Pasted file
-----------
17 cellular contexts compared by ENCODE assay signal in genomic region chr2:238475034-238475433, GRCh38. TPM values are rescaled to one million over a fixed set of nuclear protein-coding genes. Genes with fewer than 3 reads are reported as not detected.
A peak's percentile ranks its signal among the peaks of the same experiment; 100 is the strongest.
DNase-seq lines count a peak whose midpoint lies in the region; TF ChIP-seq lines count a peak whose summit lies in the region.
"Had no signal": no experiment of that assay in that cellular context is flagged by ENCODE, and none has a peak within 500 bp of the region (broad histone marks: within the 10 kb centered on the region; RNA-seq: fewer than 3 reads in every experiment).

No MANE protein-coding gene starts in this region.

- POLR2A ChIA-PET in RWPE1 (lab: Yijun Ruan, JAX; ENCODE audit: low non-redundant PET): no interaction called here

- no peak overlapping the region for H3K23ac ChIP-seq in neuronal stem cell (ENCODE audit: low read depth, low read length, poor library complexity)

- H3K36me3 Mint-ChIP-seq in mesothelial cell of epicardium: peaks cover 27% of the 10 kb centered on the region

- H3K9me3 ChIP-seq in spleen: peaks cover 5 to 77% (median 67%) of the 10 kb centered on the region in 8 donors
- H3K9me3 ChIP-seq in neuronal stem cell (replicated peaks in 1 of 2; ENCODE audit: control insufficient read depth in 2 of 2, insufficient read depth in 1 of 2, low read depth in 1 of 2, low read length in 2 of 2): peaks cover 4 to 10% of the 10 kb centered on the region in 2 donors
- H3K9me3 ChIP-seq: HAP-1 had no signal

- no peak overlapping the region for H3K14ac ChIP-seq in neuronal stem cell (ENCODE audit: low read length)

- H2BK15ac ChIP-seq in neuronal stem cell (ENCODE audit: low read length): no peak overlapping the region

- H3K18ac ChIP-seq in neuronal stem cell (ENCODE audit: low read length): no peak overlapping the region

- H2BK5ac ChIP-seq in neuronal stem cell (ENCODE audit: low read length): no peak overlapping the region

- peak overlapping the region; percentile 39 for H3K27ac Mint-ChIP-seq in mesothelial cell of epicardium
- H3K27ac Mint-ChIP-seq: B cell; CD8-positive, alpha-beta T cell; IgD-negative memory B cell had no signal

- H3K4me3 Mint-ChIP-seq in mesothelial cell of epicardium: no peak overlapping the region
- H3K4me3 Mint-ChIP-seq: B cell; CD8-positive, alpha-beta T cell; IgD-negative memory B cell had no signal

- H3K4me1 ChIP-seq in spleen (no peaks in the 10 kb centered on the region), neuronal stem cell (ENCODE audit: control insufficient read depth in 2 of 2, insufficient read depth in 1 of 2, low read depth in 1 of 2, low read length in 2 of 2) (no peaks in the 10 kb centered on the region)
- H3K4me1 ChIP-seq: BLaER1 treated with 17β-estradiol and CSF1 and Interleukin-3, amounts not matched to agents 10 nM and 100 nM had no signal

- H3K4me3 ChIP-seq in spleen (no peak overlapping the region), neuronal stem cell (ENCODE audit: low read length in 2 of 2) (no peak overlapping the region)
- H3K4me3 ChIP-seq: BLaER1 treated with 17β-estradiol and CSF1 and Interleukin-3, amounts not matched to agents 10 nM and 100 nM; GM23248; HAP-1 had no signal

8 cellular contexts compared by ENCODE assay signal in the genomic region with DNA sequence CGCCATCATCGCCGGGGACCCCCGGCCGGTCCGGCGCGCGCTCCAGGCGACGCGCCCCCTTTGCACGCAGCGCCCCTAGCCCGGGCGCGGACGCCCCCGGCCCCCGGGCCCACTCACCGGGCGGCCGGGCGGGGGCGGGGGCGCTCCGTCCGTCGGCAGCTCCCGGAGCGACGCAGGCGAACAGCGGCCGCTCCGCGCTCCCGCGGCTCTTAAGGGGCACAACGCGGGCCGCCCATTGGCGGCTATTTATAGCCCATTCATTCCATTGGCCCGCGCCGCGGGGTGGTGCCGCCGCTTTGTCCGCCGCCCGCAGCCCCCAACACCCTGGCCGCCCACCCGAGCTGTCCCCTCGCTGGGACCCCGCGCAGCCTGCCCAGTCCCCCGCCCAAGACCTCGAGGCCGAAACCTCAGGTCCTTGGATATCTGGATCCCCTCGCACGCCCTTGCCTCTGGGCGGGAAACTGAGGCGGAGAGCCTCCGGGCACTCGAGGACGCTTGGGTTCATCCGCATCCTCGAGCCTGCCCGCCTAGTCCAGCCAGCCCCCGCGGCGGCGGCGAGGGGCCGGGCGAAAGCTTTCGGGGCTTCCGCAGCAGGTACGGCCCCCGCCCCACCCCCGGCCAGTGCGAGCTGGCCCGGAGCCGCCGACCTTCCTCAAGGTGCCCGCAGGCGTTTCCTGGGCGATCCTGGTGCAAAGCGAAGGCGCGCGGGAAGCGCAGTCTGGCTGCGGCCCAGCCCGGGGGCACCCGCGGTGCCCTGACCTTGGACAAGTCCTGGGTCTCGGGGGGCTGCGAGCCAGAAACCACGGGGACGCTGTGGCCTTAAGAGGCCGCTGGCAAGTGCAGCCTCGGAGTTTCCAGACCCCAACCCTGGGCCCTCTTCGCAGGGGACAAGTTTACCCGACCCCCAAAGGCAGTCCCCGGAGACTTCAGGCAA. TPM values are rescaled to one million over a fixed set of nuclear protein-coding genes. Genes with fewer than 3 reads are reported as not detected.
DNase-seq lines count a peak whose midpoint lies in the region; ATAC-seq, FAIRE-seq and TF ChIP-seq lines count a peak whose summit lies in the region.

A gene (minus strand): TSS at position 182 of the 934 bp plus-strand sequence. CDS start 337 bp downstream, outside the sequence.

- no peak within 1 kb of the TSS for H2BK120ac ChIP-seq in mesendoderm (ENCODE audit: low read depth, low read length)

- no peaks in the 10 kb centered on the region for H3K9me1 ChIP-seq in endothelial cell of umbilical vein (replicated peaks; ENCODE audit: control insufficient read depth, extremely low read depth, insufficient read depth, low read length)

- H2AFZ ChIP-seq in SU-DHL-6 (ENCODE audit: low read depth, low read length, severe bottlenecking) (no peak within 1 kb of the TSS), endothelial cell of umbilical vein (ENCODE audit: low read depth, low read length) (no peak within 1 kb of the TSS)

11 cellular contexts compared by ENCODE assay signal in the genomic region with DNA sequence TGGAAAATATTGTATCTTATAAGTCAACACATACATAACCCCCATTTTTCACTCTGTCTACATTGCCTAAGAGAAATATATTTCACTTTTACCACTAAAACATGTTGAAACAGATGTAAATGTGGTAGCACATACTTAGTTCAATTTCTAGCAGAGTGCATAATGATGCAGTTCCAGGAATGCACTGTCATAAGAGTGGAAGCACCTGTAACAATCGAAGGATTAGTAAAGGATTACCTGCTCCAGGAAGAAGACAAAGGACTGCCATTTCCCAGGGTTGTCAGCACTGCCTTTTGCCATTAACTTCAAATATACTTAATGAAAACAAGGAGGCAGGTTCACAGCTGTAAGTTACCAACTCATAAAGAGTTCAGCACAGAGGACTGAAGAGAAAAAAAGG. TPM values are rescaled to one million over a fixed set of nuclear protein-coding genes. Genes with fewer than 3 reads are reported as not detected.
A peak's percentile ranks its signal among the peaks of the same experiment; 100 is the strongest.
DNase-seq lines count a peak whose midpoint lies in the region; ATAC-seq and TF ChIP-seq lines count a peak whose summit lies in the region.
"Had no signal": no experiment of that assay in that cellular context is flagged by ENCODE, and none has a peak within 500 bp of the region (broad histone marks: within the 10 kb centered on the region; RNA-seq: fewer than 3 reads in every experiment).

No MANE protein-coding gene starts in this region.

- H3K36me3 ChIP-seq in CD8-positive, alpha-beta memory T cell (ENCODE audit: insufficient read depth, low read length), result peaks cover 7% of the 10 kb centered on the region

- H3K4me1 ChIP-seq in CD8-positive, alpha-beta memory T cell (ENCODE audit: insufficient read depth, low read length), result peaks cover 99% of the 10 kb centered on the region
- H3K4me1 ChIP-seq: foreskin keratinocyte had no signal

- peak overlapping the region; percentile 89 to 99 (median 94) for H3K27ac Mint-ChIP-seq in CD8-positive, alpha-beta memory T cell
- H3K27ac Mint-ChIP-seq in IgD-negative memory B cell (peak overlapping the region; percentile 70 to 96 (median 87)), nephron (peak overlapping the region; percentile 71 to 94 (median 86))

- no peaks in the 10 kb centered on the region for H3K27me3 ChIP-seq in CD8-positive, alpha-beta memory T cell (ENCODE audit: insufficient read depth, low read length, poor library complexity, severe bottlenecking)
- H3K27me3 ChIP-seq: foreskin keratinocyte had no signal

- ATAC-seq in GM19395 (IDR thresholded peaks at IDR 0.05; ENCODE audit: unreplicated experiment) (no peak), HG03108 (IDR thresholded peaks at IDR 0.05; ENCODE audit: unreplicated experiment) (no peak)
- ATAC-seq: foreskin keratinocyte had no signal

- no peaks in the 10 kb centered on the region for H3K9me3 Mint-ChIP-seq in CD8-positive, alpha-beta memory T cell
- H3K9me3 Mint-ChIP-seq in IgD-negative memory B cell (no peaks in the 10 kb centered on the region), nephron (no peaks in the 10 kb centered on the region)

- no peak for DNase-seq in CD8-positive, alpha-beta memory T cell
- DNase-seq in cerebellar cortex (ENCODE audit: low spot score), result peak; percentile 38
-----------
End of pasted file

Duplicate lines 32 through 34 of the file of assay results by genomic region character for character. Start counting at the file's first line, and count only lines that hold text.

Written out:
DNase-seq lines count a peak whose midpoint lies in the region; ATAC-seq and TF ChIP-seq lines count a peak whose summit lies in the region.
"Had no signal": no experiment of that assay in that cellular context is flagged by ENCODE, and none has a peak within 500 bp of the region (broad histone marks: within the 10 kb centered on the region; RNA-seq: fewer than 3 reads in every experiment).

No MANE protein-coding gene starts in this region.